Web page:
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Hang gliders & hovercraft: Tracing my roots

About a month ago, I was approached to write an essay for The New Quarterly, a well-established Canadian literary journal, as part of their “Magazine as Muse” series. Writers are invited to reflect on what magazine captured their imagination in their early teenage years and perhaps shaped their future in some way. I was delighted to be asked by Bruce Johnstone and Editor, Kim Jernigan, in connection with the selection of TBLP as this year’s choice for the Waterloo Region’s One Book, One Community program. I’ve now submitted the essay and it will appear in TNQ #115, the summer issue, due out in mid-July. The TNQ blog is here.

Choosing the magazine that influenced me as a 13 year old was relatively straight forward. At that age, I only read one magazine with any regularity after discovering stacks of back issues of Popular Science in my primary school library, when I was in Grade 8. I was captivated. There’s little doubt in my mind that being such an avid reader of Popular Science actually played a role in my decision to study engineering at university.  But long before I headed off to McMaster in the fall of 1978, there were a few Popular Science inspired adventures that I chronicled in the essay. Without going into too much detail, PopSci often featured garage inventors who built something that flew, or went fast, or baffled the experts in some way. PopSci somehow made it seem possible for dreamers to bring their inventions to life. I wanted some of that.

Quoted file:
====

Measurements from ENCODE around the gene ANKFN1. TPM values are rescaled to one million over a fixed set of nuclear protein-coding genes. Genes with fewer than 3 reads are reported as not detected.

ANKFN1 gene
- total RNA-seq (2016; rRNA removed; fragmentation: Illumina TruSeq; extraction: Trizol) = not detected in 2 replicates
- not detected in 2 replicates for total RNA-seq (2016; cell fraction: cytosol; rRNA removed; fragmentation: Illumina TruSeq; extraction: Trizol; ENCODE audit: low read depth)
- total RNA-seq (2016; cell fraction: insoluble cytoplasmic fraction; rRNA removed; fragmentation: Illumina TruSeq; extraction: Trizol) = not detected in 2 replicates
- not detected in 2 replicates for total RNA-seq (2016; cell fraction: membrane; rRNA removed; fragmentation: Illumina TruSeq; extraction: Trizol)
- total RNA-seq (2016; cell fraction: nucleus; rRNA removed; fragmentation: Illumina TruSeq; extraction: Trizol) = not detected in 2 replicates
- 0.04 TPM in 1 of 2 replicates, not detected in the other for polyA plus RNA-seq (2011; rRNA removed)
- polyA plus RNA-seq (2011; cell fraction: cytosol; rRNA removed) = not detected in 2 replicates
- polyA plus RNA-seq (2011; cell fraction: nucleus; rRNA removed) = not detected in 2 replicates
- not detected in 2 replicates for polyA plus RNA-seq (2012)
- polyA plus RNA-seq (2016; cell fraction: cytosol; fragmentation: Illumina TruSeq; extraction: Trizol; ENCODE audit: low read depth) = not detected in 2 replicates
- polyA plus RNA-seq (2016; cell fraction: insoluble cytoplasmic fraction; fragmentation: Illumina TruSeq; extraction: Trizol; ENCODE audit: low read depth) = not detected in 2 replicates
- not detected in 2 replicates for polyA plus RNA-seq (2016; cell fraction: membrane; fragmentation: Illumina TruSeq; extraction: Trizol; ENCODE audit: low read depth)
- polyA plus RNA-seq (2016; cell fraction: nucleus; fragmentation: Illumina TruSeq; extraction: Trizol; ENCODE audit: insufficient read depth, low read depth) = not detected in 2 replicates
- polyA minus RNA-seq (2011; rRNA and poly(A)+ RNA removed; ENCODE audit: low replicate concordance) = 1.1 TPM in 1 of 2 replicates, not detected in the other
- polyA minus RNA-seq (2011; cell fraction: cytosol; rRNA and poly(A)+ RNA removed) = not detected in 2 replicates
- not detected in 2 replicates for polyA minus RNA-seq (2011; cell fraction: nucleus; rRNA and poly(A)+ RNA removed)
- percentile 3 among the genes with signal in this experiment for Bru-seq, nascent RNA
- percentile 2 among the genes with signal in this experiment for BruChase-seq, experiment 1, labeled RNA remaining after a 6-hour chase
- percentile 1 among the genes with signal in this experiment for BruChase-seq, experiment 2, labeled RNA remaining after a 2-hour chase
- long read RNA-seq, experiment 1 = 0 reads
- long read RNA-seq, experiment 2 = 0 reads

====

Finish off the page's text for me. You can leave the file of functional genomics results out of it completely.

So while in Grade 8, my twin brother Tim, my friend Geoff Elmer, and I built three hang gliders. We called them the Falcon series. (We had to have a name for them, didn’t we?) You can read about my hang glider phase in the essay when it comes out, but I thought you  might like this photo of the (attempted) launch of Falcon 3 down the park hill at the end of our street. Yes, that is I, at 13, trying to take flight in June 1973. In hindsight, there was never any hope of me soaring anywhere that day, but still, I’ll never forget it.

Our second Popular Science-fueled foray was the design and construction of a full-sized hovercraft. You’ll know if you’ve read The Best Laid Plans, that a hovercraft figures in the story. That’s because of my abiding interest in them. We were 15 when we built the hovercraft below. This grainy photo was taken in 1975 when I was still months away from earning my driver’s licence.

I think Popular Science magazine may even have played a role in turning me into a writer. Just as its pages made it seem possible for us to build a hang glider or hovercraft way back then, perhaps it also made it seem possible that I might one day actually write a novel, let alone two.  PopSci seemed to engender a sense that all things were possible. Even a novel. That might be a stretch. But I still have my subscription to Popular Science and still look forward to it each month.

Here’s the cover of PopSci from March 1970 that sparked a lifelong fascination with air cushion vehicles and led directly to Angus McLintock’s Baddeck 1 in TBLP.

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